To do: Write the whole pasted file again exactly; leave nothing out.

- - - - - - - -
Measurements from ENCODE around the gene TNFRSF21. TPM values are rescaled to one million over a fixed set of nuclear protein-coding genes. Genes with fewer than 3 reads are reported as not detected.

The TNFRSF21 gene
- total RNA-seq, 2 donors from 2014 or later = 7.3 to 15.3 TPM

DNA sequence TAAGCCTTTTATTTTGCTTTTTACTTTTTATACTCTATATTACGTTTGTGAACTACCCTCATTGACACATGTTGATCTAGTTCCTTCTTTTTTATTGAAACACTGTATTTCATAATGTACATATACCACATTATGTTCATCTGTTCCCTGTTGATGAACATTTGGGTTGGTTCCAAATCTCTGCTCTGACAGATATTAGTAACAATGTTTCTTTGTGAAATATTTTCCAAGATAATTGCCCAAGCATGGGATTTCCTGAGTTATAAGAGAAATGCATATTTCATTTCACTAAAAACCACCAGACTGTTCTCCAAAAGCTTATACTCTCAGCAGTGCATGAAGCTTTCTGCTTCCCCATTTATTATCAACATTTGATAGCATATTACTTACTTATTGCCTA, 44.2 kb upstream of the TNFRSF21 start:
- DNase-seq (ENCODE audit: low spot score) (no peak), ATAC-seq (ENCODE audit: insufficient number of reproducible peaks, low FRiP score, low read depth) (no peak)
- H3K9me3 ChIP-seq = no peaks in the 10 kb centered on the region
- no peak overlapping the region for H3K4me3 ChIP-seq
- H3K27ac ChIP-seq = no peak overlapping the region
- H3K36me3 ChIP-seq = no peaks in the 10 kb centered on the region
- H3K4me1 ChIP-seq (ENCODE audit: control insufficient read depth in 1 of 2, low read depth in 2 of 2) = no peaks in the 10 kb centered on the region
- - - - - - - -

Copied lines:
Measurements from ENCODE around the gene TNFRSF21. TPM values are rescaled to one million over a fixed set of nuclear protein-coding genes. Genes with fewer than 3 reads are reported as not detected.

The TNFRSF21 gene
- total RNA-seq, 2 donors from 2014 or later = 7.3 to 15.3 TPM

DNA sequence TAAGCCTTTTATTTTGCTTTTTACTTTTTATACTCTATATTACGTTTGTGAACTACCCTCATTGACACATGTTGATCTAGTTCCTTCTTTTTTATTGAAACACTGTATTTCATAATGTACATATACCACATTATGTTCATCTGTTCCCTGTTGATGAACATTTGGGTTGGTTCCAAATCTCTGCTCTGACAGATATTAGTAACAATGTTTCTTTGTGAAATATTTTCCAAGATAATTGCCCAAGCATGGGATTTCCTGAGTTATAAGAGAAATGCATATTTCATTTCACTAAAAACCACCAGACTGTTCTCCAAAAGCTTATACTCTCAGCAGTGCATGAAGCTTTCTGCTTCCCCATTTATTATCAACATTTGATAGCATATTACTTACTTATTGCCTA, 44.2 kb upstream of the TNFRSF21 start:
- DNase-seq (ENCODE audit: low spot score) (no peak), ATAC-seq (ENCODE audit: insufficient number of reproducible peaks, low FRiP score, low read depth) (no peak)
- H3K9me3 ChIP-seq = no peaks in the 10 kb centered on the region
- no peak overlapping the region for H3K4me3 ChIP-seq
- H3K27ac ChIP-seq = no peak overlapping the region
- H3K36me3 ChIP-seq = no peaks in the 10 kb centered on the region
- H3K4me1 ChIP-seq (ENCODE audit: control insufficient read depth in 1 of 2, low read depth in 2 of 2) = no peaks in the 10 kb centered on the region